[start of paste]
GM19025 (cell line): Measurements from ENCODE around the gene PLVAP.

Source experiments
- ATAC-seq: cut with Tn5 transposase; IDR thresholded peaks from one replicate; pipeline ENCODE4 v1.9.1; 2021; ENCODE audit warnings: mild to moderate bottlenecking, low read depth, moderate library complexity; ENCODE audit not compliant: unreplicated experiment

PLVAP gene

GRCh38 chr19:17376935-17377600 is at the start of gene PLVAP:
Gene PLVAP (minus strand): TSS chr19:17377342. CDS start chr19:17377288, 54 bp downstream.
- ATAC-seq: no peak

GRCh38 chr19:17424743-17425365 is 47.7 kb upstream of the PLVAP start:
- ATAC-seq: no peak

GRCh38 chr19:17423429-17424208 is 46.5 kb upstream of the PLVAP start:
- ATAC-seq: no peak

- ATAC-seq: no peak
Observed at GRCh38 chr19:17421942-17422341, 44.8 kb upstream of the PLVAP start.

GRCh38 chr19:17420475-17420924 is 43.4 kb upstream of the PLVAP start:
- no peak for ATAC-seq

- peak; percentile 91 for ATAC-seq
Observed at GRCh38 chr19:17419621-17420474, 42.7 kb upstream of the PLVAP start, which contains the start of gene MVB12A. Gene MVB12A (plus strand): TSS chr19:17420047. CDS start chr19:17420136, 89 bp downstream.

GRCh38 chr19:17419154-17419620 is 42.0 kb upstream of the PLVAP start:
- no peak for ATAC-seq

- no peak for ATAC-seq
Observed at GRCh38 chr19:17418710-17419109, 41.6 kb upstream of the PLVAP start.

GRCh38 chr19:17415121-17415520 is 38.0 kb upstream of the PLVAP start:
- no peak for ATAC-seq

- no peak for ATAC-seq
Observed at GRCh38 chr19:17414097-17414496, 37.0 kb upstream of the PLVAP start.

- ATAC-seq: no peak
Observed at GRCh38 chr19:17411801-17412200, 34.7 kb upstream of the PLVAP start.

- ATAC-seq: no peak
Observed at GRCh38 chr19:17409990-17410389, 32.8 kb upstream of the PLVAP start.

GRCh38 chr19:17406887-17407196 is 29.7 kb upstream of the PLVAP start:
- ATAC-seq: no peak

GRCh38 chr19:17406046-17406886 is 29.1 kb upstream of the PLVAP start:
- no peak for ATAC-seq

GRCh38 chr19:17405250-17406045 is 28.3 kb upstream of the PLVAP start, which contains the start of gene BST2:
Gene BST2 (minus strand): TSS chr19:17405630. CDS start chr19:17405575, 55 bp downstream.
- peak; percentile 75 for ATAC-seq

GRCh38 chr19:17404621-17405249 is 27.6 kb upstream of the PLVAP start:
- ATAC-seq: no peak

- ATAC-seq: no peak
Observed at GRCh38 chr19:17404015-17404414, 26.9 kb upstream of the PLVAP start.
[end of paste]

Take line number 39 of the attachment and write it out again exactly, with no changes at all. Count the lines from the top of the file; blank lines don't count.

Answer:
- ATAC-seq: no peak